Book Review: The Right Way to Select Technology

The book, "The Right Way to Select Technology"This review is a long time in coming. I finished this book a while back but every time I would sit down to write the review a new crisis would emerge. I feel bad because Tony Byrne and Jarrod Gingras are two industry friends that I’ve known since my earliest days of writing the Word of Pie.

The Right Way To Select Technology describes a comprehensive approach to choosing technology products. It is in-depth and will do one of several things for you:

  • Make you realize how little you know about selecting technology
  • Convince you that you probably should hire help in running the selection process
  • Show you how you can make wiser technology decisions

I fell into the final group. I’ve been doing this for years across a range of products and additional skill development is always welcome. While no process will give you a 100% success rate, the components described by Tony and Jarrod will get you a lot closer to that magic number.

Before I go into detail, here’s the nitty-gritty takeaway: If you advise clients on technology selections, read this book. If you are running a technology selection for your company, get this book. If it is your first selection process, read it, hire help, and make sure the people you hire have read the book.

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Cutting Edge Technology at this Year’s AIIM Conference

[Originally published on the TeraThink blog]

The Alamo at NightLast month I had the pleasure of going to San Antonio for the 2018 AIIM Conference. As always, AIIM hosted some great conversations and informative presentations. Some of the discussions focused around emerging technologies in the information space, blockchain, and artificial intelligence.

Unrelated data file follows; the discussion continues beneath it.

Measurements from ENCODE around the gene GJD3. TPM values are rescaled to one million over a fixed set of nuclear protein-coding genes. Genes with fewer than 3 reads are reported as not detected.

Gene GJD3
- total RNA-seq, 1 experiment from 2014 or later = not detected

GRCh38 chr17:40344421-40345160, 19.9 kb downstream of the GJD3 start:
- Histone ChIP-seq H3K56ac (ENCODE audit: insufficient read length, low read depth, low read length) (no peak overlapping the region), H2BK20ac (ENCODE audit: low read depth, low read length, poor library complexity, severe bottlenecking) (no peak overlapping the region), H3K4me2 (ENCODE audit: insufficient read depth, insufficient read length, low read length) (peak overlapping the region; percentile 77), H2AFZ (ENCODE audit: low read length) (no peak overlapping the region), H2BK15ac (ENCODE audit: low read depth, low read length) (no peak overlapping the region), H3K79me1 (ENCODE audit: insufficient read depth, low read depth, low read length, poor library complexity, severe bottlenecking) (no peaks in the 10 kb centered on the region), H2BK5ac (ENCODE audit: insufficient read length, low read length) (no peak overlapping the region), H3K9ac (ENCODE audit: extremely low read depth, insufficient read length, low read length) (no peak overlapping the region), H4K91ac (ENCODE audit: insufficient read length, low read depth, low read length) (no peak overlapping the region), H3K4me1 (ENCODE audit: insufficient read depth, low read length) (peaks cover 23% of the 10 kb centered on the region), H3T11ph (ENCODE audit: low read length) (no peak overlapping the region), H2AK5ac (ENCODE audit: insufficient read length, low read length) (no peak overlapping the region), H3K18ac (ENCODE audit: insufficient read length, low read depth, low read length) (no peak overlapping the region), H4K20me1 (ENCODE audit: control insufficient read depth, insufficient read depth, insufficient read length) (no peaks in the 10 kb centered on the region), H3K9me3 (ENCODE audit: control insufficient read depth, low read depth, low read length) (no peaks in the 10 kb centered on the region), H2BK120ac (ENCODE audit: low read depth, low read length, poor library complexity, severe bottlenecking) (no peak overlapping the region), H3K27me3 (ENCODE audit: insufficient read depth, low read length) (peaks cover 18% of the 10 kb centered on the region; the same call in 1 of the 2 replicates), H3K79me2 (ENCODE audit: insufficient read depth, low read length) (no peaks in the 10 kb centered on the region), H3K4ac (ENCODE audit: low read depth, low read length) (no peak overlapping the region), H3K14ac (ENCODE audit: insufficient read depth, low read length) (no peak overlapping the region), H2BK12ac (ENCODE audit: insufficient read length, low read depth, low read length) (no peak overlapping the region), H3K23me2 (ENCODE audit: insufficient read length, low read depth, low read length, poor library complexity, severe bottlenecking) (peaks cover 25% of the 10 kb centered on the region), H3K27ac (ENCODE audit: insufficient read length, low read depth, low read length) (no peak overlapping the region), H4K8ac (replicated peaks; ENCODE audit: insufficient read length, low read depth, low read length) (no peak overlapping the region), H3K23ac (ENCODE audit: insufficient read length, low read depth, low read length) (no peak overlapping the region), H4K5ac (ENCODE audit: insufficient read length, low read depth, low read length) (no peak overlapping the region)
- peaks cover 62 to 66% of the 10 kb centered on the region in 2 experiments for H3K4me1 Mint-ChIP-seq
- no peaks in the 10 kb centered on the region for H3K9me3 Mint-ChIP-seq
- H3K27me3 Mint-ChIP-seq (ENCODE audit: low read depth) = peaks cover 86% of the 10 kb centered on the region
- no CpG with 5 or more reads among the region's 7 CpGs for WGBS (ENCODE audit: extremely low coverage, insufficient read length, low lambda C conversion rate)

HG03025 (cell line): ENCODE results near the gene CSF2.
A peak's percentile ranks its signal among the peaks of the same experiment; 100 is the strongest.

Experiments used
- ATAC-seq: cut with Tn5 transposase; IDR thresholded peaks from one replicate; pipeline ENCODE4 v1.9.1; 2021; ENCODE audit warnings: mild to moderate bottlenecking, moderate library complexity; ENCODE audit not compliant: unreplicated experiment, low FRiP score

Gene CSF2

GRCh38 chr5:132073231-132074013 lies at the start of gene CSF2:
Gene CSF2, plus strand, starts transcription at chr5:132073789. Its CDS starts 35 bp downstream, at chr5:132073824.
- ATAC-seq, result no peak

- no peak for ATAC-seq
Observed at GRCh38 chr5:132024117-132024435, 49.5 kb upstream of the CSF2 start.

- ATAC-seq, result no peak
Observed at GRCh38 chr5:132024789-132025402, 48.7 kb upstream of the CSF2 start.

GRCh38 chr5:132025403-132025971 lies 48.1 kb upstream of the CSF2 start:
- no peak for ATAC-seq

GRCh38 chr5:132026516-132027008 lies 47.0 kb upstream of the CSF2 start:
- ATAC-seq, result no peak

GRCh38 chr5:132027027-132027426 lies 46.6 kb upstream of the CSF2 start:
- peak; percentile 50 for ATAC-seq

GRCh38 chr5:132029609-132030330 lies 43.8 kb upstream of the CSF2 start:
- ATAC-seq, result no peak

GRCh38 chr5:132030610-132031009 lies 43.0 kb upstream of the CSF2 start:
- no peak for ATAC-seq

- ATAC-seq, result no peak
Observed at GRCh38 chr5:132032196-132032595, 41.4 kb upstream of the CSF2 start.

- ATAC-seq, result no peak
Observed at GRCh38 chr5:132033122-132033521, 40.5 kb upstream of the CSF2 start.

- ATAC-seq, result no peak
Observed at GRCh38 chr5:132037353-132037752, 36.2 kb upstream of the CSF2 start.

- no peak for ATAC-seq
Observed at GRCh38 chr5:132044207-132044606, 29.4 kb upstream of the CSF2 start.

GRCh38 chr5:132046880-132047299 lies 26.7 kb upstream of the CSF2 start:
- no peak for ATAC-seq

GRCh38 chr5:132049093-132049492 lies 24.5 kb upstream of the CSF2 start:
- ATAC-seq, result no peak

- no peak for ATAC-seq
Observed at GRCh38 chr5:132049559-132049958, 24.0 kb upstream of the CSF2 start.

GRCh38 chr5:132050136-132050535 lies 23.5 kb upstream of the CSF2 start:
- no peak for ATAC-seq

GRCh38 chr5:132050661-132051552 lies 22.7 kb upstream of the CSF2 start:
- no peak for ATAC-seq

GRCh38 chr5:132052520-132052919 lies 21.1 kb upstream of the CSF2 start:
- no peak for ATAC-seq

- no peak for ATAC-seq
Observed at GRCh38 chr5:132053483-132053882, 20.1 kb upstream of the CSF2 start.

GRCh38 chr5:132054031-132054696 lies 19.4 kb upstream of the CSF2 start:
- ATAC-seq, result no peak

Lots of new technology were discussed in a panel run by Alan Pelz-Sharpe. He and his panelists; Andrea Chiappe, Kashyap Kompella, and Dan Abdul; broke the technologies down and how they impact the world of information management. Alan noted that during his preconference session, a surprising number of people were already very familiar with these new technologies. That is a refreshing realization. Broad understanding in the industry is critical towards creating practical applications with any new technology.

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Information Governance Can Limit Data Breaches But That Isn’t The Answer

 

Spocks Brain is Gone, the ultimate in data theftYou may have noticed that there has been a large amount of data and information leaking out into the universe lately. Between people not protecting information, breaking rules around information, or your classic data breach, our personal information is out there, without us, more than ever.

The one thing I hear after every breach is the call for better Information Governance or Records Management. As Don Lueders, whom I respect, put it,

So called ‘data breaches’ are thefts of information and, as such, they are first and foremost a traditional records management problem.  Until organizations understand this and include records management as a critical component of their long term cybersecurity strategy, data breaches – and the disastrous consequences they bring – will continue unabated.

I’ve said this before and I’ll say it again, this is a false sense of security. Disposing of records will not keep you out of the headlines. It will only give you a false sense of security.

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Beyond the Hype of Content Services

[Originally published on the TeraThink blog]

The original Washington Monument just off the Appalachian Trail in MarylandA few weeks back, I spoke on an Information Coalition webinar with Nick Inglis about getting Beyond the Hype of Content Services. We discussed content services and tried to separate the reality from the hype. If you been following, there is a lot of hype out there and has been since Gartner stopped tracking ECM (enterprise content management) and switched to content services. This has fed people’s instinct to equate content services with ECM. Many vendors and consultants are now taking their marketing messaging and simply substituting one term for the other. Even more distracting are people that reflexively reject content services because they assume the person using the term is just doing a term swap.

The truth is that content services is not ECM. It is an approach to implementing solutions that support an ECM strategy and providing sound information governance. Content services doesn’t eliminate the need for an ECM strategy or information governance. In fact, if you don’t have a strategy or proper governance, you might end up addressing the wrong things.

You still need a plan. To determine how to implement it, you need to know what content services is and how it can make a difference.

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Book Review: Designing Connected Content